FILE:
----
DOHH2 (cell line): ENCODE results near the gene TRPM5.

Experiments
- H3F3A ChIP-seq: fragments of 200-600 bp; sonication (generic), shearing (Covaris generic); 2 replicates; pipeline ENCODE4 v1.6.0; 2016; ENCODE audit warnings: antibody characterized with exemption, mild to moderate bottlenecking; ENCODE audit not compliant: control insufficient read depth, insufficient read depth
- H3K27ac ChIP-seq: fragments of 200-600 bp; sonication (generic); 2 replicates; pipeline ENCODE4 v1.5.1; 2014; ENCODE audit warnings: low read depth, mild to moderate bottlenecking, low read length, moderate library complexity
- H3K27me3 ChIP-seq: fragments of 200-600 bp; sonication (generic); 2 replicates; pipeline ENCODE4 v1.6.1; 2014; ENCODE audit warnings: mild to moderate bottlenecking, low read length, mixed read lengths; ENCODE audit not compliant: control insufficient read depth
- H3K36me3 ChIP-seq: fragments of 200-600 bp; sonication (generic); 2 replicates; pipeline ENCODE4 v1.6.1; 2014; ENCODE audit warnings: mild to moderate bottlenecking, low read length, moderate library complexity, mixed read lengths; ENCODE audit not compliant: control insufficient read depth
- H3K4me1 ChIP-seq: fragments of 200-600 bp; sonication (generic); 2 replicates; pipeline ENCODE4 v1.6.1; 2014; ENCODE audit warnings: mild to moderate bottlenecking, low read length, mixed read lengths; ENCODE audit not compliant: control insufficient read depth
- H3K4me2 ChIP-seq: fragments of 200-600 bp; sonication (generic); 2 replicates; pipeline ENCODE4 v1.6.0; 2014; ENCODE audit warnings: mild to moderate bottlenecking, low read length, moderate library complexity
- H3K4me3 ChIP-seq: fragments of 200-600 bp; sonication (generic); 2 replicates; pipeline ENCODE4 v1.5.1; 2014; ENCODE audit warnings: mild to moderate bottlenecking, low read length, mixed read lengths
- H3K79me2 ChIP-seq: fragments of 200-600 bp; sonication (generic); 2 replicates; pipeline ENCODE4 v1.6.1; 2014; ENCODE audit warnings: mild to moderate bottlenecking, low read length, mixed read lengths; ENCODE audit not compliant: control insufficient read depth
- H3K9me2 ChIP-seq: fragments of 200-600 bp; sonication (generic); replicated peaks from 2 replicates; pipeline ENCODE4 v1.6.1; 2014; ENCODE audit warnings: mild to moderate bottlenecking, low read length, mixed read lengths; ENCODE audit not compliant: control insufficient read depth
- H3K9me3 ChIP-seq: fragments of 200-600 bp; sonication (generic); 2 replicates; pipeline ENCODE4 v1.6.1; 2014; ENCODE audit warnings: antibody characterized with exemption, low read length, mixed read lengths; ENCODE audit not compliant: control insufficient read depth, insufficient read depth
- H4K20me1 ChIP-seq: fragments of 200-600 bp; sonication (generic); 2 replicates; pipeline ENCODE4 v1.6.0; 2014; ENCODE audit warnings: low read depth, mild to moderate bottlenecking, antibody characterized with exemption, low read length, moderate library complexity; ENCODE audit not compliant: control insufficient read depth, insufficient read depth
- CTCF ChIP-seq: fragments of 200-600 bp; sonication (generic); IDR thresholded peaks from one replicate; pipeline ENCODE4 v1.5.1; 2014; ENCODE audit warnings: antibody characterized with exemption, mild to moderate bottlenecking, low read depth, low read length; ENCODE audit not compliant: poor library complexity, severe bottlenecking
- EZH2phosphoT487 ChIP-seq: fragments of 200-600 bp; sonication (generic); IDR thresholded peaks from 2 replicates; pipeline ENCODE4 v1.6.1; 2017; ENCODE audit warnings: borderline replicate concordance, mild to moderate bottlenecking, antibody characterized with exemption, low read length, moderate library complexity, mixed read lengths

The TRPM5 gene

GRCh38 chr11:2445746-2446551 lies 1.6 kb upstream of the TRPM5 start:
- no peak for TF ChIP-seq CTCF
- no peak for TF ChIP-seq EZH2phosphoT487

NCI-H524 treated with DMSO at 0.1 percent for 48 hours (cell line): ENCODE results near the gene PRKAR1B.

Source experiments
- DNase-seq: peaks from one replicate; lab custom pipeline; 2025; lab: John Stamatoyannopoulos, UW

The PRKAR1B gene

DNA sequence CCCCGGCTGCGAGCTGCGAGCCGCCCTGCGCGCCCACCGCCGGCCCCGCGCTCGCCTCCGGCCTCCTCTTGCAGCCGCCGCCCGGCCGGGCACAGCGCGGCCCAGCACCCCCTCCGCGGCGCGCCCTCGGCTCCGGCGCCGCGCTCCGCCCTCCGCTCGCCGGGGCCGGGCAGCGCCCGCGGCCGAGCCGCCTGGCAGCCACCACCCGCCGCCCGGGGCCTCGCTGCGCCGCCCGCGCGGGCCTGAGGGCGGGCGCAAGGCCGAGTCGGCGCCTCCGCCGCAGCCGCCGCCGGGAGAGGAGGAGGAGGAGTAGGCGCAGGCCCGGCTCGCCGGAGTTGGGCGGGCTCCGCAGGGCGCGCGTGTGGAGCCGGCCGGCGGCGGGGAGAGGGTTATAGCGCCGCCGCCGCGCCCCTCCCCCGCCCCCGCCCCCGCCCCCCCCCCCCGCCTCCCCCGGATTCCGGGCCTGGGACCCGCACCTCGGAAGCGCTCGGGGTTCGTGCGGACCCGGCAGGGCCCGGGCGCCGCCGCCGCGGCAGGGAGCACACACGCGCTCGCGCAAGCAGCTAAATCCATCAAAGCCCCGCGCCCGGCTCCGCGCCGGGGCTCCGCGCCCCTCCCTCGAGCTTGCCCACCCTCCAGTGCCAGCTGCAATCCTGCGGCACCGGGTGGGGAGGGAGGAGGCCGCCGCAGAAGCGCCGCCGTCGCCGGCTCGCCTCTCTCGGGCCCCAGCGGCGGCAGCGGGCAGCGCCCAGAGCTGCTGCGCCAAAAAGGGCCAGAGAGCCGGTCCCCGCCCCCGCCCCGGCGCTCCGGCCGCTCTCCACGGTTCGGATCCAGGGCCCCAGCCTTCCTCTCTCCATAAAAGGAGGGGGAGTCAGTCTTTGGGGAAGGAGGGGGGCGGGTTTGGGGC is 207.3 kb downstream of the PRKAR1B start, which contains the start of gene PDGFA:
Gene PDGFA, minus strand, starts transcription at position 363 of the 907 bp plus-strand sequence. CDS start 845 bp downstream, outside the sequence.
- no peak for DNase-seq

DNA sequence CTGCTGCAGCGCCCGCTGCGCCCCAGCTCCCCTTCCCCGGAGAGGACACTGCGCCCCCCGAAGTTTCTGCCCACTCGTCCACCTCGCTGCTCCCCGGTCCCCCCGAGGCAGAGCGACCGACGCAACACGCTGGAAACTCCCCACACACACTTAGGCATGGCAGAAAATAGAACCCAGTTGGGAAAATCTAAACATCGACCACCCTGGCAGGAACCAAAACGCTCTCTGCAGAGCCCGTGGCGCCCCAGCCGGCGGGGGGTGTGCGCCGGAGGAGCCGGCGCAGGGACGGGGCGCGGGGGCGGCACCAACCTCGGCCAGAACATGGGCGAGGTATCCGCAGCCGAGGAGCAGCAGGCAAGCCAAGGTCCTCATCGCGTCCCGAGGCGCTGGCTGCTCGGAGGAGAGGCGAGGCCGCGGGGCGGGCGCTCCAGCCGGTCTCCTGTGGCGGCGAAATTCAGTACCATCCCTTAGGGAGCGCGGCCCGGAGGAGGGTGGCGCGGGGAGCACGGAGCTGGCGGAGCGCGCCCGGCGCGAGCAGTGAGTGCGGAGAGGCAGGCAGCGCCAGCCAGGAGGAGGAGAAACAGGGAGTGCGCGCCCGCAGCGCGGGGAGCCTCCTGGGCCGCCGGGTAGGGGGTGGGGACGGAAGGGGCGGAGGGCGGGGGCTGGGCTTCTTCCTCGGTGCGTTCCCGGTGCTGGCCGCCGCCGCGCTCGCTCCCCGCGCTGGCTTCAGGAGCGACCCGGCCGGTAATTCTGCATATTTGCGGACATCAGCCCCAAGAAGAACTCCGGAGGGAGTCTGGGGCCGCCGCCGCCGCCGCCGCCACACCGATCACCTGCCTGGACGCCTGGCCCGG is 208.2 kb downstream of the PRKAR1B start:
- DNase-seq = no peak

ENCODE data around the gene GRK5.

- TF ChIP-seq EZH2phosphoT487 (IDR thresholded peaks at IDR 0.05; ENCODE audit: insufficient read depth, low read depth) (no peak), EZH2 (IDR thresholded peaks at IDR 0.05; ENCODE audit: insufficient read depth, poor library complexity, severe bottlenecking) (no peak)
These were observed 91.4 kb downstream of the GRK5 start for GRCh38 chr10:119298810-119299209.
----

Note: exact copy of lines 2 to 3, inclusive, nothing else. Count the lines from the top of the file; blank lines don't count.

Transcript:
Experiments
- H3F3A ChIP-seq: fragments of 200-600 bp; sonication (generic), shearing (Covaris generic); 2 replicates; pipeline ENCODE4 v1.6.0; 2016; ENCODE audit warnings: antibody characterized with exemption, mild to moderate bottlenecking; ENCODE audit not compliant: control insufficient read depth, insufficient read depth